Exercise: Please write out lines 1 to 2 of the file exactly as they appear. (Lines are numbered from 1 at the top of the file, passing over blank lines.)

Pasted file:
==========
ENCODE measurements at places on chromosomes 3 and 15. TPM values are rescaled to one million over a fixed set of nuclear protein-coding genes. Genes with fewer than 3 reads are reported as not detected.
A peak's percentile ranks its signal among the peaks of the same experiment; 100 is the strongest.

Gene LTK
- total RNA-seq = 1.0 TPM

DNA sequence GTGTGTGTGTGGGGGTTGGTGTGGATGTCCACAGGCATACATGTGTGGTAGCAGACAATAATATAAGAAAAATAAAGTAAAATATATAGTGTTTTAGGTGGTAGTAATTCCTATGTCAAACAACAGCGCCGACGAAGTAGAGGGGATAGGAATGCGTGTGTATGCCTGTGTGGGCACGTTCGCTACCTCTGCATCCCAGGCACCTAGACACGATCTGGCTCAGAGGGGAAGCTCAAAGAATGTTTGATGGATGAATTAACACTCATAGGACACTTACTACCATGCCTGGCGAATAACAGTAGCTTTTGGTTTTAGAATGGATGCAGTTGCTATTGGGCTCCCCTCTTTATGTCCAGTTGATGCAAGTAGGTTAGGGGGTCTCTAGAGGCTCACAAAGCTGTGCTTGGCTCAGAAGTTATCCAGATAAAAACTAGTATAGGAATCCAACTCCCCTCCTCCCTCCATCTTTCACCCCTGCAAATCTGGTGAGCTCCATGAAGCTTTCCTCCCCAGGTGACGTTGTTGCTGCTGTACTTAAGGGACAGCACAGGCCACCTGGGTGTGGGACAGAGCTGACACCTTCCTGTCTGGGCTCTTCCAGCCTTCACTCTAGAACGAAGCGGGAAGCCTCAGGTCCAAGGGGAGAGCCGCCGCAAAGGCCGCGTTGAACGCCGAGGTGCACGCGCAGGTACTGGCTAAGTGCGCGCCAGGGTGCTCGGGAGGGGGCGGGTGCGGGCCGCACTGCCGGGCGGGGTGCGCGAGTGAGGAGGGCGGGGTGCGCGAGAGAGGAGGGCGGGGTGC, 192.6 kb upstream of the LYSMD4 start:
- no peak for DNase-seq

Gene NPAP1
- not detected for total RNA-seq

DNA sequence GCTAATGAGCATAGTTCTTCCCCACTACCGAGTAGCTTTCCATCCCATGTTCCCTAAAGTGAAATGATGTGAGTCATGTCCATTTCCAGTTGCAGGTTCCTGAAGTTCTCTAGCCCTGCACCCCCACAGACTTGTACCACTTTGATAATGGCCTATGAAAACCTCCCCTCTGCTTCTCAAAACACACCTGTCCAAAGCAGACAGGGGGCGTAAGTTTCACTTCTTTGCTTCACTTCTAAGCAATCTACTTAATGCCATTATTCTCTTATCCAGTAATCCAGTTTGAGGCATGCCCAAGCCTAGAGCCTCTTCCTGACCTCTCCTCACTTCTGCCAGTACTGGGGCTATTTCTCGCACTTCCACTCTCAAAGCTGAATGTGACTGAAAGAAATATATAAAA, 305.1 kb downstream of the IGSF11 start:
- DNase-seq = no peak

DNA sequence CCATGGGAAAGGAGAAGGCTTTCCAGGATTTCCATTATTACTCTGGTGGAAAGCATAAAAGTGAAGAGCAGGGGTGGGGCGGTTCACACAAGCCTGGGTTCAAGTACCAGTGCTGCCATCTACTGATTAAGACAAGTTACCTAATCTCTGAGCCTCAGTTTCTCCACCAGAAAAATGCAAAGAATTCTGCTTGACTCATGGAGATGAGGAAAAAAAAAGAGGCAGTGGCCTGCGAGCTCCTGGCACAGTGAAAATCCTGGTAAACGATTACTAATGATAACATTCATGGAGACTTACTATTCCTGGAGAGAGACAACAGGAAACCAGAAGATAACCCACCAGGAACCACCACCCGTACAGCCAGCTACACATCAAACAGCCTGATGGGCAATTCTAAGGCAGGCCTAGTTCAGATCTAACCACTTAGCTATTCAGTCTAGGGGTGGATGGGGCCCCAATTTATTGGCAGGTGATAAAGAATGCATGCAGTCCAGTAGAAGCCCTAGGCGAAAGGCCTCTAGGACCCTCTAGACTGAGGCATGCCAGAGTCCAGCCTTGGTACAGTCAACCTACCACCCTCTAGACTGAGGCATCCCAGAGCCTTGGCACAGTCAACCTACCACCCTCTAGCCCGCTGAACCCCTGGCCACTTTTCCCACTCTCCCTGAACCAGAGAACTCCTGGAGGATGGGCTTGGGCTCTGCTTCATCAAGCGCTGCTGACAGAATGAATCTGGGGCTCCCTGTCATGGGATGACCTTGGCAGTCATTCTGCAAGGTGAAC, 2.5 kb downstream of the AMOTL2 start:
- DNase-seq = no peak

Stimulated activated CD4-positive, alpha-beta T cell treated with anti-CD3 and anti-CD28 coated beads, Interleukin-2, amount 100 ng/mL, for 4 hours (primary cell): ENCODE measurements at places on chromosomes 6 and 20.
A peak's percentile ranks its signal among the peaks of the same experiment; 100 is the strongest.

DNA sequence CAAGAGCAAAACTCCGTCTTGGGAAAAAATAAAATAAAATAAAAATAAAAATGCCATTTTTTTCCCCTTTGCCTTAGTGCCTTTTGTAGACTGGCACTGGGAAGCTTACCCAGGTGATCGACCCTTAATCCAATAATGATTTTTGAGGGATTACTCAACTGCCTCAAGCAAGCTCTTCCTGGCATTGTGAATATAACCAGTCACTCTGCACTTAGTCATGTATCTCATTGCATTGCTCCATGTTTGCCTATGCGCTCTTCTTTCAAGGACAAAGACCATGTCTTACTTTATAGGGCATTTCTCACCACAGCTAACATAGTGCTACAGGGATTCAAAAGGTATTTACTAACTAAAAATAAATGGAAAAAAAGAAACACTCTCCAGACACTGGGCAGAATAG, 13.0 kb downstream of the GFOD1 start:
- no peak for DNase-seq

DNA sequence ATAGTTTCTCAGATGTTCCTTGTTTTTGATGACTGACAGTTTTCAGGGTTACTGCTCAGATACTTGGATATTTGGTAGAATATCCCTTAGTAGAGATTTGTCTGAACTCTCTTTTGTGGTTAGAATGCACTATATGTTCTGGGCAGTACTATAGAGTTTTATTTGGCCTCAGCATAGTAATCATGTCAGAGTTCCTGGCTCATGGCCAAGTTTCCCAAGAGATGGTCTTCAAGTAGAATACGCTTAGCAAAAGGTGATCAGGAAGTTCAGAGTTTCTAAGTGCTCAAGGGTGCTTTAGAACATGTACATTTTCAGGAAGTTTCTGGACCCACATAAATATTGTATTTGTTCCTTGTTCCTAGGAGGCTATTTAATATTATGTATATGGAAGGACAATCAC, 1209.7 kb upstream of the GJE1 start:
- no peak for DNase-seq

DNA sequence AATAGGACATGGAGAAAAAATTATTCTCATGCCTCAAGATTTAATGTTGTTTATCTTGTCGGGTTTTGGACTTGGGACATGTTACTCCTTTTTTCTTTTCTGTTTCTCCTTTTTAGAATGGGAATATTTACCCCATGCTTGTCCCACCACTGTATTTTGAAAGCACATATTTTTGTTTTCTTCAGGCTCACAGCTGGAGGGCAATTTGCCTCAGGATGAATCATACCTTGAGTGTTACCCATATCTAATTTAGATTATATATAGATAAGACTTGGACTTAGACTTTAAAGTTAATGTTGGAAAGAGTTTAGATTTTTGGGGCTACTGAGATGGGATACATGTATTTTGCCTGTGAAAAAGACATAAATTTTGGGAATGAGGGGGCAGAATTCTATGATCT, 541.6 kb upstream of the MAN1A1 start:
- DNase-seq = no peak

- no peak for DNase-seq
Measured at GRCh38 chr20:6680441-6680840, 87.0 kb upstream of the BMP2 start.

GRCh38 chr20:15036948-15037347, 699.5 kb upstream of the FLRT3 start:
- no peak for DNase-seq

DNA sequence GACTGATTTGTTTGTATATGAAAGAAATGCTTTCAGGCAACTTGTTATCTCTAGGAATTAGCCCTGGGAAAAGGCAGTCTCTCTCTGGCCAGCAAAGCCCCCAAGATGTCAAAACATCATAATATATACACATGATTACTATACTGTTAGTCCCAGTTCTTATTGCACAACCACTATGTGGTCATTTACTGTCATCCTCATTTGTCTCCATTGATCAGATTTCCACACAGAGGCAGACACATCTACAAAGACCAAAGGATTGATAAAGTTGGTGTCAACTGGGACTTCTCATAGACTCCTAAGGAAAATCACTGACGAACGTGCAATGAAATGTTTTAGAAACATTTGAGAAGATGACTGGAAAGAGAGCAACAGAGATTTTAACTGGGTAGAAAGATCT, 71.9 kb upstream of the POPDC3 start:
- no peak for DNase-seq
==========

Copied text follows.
ENCODE measurements at places on chromosomes 3 and 15. TPM values are rescaled to one million over a fixed set of nuclear protein-coding genes. Genes with fewer than 3 reads are reported as not detected.
A peak's percentile ranks its signal among the peaks of the same experiment; 100 is the strongest.